MNRE held several rounds of discussions with Indian wind equipment makers about the duty concessions. It held the view that use of local equipment would be encouraged if duty concessions are withdrawn.
“Most of these imported components in the turbines made in India come from China. So the idea was proposed as a reaction to the geopolitical issues,” a source said, requesting anonymity. “But the industry wanted the decision deferred, so MNRE has done that.”
Unlike the solar industry, where 90% of modules come from China, close to 85% of the wind turbines used in India are also manufactured locally. A few important components, however, are imported, mostly from China. By withdrawing the concessions, the government was hoping to increase the indigenous component of Indian wind turbines to 95-100%. “100% might actually not be desirable, as the cost might go up,” the person said.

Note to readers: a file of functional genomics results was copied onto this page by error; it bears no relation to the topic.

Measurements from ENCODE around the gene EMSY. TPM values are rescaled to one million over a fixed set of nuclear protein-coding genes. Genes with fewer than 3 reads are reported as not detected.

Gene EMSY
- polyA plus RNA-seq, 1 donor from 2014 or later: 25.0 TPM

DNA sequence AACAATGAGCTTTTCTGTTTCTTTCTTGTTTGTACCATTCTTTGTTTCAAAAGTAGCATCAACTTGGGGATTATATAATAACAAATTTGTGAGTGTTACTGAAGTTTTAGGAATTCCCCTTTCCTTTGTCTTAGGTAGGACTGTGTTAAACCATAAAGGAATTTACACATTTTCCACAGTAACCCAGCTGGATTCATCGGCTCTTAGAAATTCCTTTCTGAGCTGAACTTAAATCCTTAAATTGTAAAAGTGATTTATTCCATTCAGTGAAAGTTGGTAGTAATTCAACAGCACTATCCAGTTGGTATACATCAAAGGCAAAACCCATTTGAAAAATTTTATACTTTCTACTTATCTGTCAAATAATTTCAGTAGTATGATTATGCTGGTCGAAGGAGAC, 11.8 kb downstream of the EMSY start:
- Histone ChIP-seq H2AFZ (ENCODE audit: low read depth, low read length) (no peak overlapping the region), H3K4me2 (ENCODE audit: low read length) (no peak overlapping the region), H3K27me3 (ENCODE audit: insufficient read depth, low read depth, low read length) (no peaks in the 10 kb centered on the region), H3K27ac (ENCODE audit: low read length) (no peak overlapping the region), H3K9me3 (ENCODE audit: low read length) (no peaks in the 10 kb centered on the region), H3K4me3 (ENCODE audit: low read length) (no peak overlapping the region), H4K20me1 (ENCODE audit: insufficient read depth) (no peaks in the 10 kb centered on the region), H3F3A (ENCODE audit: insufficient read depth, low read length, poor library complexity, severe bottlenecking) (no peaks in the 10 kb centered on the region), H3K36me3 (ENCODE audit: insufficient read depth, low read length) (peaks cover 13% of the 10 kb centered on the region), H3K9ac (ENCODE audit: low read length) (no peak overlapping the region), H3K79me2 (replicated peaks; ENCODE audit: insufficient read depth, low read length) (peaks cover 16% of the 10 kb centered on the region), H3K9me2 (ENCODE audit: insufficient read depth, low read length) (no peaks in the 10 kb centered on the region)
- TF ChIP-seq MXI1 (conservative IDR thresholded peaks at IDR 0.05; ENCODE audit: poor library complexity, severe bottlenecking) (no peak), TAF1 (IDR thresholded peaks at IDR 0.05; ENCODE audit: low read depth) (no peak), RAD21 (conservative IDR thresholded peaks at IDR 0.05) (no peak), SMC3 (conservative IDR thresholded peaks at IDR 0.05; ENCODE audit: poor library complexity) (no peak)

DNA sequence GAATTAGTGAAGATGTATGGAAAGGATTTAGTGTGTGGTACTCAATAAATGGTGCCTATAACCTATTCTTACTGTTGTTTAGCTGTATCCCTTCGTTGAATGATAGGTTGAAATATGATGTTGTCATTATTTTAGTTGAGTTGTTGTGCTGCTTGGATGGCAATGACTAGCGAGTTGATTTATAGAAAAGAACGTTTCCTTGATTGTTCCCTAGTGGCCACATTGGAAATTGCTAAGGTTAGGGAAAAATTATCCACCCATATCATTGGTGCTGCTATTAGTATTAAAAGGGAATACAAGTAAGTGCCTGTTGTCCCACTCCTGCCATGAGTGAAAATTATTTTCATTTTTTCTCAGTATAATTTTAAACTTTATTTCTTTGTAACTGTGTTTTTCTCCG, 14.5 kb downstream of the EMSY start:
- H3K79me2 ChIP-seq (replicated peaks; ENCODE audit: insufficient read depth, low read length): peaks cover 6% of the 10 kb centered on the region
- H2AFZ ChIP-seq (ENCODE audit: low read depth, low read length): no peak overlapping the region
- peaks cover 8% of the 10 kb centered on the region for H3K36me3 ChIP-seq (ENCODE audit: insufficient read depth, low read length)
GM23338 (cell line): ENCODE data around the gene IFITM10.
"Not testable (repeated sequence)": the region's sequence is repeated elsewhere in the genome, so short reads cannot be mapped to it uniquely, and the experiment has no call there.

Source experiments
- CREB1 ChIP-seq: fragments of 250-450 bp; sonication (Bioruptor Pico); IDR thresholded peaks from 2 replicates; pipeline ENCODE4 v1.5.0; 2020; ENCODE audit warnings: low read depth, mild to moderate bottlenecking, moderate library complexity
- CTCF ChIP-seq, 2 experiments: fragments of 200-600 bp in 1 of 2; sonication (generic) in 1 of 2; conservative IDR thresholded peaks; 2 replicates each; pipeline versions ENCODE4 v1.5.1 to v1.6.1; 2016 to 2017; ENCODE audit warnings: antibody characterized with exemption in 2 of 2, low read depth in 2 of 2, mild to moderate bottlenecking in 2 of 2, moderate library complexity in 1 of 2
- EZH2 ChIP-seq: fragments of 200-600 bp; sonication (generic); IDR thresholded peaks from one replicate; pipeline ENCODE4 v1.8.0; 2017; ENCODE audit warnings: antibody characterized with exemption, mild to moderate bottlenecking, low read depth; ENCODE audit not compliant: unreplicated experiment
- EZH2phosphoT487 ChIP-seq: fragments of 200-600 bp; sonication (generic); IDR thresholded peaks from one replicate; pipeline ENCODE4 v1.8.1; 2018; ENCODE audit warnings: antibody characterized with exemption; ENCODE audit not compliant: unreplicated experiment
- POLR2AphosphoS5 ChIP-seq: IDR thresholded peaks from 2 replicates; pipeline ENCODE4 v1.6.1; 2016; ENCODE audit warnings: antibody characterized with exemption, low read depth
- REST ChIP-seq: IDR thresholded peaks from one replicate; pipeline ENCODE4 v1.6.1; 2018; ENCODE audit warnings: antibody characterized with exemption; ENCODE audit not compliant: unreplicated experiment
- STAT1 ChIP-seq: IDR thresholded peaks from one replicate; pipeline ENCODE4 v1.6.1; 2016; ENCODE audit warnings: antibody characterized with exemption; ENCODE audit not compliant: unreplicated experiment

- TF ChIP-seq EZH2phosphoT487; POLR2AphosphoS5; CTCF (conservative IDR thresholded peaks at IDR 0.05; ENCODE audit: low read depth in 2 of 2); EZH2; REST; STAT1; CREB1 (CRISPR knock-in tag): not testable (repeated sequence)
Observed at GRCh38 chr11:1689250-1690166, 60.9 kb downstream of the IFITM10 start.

The withdrawal was expected to start from April 2021 onwards. The ministry had planned to gradually phase out imports.
Queries sent to a senior MNRE official remained unanswered.
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